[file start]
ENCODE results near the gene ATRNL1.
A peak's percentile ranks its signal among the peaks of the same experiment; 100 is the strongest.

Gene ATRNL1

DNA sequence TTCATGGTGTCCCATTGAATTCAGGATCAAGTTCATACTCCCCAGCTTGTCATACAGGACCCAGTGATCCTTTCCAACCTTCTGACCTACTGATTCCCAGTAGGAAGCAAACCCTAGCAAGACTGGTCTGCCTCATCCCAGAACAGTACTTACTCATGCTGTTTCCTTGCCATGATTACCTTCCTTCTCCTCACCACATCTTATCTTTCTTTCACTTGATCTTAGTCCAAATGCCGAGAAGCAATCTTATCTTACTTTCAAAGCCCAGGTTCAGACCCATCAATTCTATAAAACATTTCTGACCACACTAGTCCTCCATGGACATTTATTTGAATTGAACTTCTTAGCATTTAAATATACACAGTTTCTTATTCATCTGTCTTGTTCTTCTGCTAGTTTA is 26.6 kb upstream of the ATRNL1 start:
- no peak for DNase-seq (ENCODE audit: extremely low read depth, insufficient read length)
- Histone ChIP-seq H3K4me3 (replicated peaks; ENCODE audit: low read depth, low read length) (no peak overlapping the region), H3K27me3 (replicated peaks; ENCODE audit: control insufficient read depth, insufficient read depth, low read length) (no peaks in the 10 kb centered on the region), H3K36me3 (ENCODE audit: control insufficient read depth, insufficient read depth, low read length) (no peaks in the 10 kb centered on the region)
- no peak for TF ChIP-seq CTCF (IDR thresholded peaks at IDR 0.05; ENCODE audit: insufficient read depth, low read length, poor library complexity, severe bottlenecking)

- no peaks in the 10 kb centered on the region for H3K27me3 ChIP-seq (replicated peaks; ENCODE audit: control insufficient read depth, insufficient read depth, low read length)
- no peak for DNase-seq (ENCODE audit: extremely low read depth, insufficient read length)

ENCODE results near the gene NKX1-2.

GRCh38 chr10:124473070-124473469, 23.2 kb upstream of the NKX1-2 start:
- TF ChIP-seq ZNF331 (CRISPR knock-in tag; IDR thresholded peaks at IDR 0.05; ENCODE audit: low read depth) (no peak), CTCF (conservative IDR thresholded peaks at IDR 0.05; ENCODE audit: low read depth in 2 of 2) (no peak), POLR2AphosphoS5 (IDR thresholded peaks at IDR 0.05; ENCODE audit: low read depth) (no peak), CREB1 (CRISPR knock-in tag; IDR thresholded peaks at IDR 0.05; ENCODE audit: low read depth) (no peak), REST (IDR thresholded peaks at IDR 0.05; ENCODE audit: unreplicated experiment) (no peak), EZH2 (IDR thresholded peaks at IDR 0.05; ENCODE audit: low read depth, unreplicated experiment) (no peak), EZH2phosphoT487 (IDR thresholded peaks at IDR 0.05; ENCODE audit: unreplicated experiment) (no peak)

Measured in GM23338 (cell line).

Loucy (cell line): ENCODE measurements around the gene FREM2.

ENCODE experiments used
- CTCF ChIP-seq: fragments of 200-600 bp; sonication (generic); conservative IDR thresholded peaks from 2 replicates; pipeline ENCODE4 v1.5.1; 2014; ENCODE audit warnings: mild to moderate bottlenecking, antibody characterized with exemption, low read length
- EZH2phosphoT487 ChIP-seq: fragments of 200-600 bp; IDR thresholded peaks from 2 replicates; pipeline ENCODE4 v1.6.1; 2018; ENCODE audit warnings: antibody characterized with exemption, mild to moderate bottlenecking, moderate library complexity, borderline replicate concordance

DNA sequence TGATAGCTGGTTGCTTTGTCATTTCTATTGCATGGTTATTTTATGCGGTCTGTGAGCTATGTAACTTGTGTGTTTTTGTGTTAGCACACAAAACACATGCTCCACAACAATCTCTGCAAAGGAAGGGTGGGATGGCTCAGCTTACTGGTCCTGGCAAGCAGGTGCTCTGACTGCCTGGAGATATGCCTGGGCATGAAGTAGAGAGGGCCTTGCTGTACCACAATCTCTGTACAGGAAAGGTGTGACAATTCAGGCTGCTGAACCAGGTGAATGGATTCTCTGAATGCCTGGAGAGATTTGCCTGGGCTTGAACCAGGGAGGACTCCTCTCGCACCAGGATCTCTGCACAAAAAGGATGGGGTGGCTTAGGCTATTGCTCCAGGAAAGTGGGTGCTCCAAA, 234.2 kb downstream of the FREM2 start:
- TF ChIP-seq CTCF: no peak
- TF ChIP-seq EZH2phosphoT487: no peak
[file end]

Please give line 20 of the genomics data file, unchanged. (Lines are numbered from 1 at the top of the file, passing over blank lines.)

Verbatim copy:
- TF ChIP-seq EZH2phosphoT487: no peak